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George Washington

by | Feb 15, 2021

The Father of our Country was born on Feb. 22, 1732, and he died on Dec. 14, 1799, at 67 years of age. He was a proud Virginian, fourth generation. His father Augustine married twice, and George was the eldest child by the second wife.

Augustine died when George was 11, and, thereafter, he became a ward of his half-brother, Lawrence. As a child, George did not receive a full education, not unusual for a young Virginian.

John Adams said of George Washington, “That Washington was not a scholar was certain. That he was too illiterate, unread, unlearned for his station is equally past dispute.”

One thing George did learn and took to heart was a French Jesuit priest’s list of 110 “Rules of Civility and Decent Behavior in Company and Conversation,” that at the age of 13 young George copied onto pages, memorized, and worked hard to apply to his own life. He wrote,

“Every Action done in Company, ought to be with some Sign of Respect, to those that are present.”

“Sleep not when others Speak, Sit not when others Stand, Speak not when you should hold your Peace.” “At Play and at Fire it’s Good manners to Give Place to the last to arrive.”

“Let your countenance be pleasant, but in serious matters somewhat grave.”

His lack of formal education though did not hinder his ambition. The historian Paul Johnson said, “There was a powerful drive in this big young man to better himself. He developed a good, neat, legible hand.” His collected works include 17,000 letters that have survived, but no memoir.

Johnson also said, “He neither gambled nor drank immoderately. From early youth he imposed upon himself a severe code of conduct which formed a kind of frame into which he fitted himself.”

As a young man, Washington felt severe disappointment when he came to understand that British military officers looked down upon him, and considered his experience and skill worthless, because he was a colonial military officer. His ambition to receive a royal military commission was crushed.

Yet, “He knew that he was a first-class officer with the talent and temperament to go right to the top.” He chose to forge ahead and would soon create his own army and his own rank.

In 1751, George, with his brother Lawrence who was suffering from tuberculosis, sailed to the Barbados Islands, for Lawrence’s health. While there, George came down with small pox, that left his face scarred. This was George’s single journey outside the 13 colonies.

After Lawrence passed away in July of 1752, George inherited Mount Vernon, plus eighteen slaves. He loved farming this land, and said, “No estate in America is more pleasantly situated than this.”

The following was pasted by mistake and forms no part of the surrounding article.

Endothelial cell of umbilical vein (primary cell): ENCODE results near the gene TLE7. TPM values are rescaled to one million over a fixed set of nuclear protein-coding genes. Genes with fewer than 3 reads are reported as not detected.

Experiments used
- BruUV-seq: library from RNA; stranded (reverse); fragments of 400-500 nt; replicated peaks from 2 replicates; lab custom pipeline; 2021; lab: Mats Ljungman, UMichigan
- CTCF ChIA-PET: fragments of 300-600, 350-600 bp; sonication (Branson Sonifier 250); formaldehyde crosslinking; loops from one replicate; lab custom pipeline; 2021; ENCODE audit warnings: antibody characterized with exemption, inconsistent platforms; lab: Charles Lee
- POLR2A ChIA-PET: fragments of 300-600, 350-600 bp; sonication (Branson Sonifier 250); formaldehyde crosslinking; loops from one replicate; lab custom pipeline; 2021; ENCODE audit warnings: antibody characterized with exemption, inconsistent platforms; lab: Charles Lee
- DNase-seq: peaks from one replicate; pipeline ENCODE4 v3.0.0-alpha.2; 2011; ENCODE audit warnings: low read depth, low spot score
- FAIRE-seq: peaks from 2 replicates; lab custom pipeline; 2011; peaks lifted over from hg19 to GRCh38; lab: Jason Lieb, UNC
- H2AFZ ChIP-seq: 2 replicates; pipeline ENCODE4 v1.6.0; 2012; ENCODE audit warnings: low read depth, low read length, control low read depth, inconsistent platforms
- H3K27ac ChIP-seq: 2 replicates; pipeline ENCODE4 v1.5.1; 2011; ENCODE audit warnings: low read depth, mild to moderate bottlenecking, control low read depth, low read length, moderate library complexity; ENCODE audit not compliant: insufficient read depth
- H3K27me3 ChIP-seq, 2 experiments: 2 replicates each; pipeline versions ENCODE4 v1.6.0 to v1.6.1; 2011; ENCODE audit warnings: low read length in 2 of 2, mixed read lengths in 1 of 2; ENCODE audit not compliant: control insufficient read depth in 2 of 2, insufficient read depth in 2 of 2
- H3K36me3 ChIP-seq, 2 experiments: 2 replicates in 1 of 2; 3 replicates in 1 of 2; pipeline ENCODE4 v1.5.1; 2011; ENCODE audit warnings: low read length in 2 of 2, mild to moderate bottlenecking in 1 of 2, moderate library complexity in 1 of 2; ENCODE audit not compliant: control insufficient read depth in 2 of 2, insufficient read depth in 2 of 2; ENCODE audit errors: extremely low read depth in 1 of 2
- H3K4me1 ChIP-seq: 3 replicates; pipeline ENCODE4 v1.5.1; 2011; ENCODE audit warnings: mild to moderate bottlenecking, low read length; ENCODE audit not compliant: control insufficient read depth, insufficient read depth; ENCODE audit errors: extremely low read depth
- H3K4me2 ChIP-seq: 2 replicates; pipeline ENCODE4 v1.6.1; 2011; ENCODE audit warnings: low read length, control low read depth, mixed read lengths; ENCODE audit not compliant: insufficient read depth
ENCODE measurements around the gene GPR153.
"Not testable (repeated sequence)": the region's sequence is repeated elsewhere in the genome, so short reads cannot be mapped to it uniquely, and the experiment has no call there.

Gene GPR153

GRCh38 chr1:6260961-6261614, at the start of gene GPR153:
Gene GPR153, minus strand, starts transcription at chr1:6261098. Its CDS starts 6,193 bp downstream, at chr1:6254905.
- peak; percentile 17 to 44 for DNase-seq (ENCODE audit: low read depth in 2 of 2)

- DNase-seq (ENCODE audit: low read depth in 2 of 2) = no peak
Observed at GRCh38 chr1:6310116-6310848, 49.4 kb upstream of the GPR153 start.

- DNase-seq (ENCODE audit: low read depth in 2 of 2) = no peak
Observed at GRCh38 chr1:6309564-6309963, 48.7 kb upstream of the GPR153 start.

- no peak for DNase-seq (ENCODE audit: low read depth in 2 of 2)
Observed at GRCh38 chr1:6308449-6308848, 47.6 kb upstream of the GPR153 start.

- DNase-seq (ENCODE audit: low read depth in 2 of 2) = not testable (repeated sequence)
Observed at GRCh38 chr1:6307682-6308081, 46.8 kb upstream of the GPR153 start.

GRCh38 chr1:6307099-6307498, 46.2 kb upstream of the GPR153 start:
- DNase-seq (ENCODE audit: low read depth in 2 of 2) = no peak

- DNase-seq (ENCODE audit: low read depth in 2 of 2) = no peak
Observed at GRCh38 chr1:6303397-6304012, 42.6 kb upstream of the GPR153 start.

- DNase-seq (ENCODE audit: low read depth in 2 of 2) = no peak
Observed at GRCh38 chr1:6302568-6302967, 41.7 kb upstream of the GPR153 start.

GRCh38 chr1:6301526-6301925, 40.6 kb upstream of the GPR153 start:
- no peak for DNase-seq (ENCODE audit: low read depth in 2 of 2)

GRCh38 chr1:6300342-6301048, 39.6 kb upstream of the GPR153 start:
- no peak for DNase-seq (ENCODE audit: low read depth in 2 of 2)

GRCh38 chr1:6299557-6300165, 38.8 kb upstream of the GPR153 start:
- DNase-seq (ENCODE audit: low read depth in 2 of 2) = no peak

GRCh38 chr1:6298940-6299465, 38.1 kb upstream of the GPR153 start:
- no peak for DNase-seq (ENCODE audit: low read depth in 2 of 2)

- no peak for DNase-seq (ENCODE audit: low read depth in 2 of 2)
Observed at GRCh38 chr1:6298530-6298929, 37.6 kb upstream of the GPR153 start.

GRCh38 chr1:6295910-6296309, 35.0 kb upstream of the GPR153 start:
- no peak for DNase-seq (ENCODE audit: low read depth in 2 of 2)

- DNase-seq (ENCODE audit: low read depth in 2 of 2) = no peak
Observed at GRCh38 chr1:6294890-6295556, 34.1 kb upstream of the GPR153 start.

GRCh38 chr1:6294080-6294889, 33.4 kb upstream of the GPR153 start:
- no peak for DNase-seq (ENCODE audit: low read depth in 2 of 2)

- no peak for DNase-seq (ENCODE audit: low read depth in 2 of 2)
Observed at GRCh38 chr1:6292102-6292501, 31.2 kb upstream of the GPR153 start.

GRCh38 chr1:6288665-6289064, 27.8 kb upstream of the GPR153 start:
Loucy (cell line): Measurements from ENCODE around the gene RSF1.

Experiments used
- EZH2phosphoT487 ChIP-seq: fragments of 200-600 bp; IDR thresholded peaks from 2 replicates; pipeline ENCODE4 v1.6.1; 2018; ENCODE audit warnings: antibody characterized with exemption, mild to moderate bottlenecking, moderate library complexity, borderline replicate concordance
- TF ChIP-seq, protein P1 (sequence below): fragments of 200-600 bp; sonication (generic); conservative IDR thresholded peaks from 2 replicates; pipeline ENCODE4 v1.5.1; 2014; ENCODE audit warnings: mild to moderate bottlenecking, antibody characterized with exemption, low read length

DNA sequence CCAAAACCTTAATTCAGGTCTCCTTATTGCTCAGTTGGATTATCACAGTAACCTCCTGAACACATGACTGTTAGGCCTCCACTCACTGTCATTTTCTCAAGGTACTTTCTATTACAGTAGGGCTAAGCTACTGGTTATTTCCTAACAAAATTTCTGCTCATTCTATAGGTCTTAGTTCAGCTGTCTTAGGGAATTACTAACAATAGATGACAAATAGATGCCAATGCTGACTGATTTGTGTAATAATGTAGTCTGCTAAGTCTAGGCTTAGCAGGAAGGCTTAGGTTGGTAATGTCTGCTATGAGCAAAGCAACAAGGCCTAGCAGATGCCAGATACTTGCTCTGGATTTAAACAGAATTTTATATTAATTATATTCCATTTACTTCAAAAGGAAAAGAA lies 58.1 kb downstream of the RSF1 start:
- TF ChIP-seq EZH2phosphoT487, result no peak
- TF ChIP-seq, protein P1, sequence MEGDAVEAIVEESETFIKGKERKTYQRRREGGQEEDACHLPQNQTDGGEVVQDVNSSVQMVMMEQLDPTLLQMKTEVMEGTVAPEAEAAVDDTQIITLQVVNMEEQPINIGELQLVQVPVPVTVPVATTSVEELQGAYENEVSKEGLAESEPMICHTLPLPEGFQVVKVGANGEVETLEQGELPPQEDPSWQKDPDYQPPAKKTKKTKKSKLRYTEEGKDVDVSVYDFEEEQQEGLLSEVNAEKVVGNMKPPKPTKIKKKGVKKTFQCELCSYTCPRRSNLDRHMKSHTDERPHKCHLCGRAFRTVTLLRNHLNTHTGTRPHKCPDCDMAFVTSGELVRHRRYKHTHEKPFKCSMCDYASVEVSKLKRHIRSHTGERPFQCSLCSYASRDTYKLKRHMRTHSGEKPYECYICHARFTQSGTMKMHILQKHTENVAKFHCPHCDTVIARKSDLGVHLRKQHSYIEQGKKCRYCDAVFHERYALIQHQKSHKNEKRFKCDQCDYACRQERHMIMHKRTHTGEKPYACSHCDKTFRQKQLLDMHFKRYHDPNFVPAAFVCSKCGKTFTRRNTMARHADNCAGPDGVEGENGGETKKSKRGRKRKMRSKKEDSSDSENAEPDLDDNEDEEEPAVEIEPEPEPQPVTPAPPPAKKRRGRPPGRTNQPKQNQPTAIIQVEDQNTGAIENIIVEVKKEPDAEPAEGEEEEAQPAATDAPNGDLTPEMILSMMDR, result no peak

George married Martha Custis, a well-to-do widow with two small children, on Jan. 6, 1759. George so impressed one of his slaves that he said of him,

“So tall, so straight! And with such an air! Ah, sir; he was like no one else! Many of the grandest gentlemen in their gold lace were at the wedding, but none looked like the man himself.”

Martha brought to the marriage 15,000 acres and dozens of slaves. For the most part, George refused to sell any slave, and said, “I am principled against this kind of traffic in the human species.” His oversight and correction was mild, and thus few slaves ran away.

When delegates from twelve colonies convened in Philadelphia at the 2nd Continental Congress in May of 1775, George took his seat dressed in full uniform, hoping to receive a military appointment. By a unanimous vote on June 14, the delegates appointed him commander-in-chief.

Over the next six and a half years, George demonstrated a hard resolve. Johnson says, “He was no great field commander, but he was a strategist. He realized that his supreme task was to train an army, keep it in the field, supply it, and pay it.” And to not lose a decisive and final battle. In the meanwhile,

“Legislatures functioned, courts sat, taxes were raised, the new independent government carried on. The British were up against an embodied nation, and in the end the point sank home.”

Washington defeated Cornwallis at Yorktown, Virginia, in Oct. of 1781, and the war ended.

In early December, Washington met his officers at Francis’ Tavern on Pearl Street in New York City, to bade them a fond farewell. He said, “I now take leave of you. I most devoutly wish that your latter days may be as prosperous and happy as your former ones have been glorious and honorable.”

“I cannot come to each of you, but shall feel obliged if you will come and take me by the hand.”

George retired to Mount Vernon, but in 1789, voters elected him the new nation’s first president, and he served two terms, until 1797.

In Dec. of 1800, a year after George’s passing, Martha Washington signed a deed that freed her deceased husband’s slaves. They would be emancipated on Jan. 1, 1801.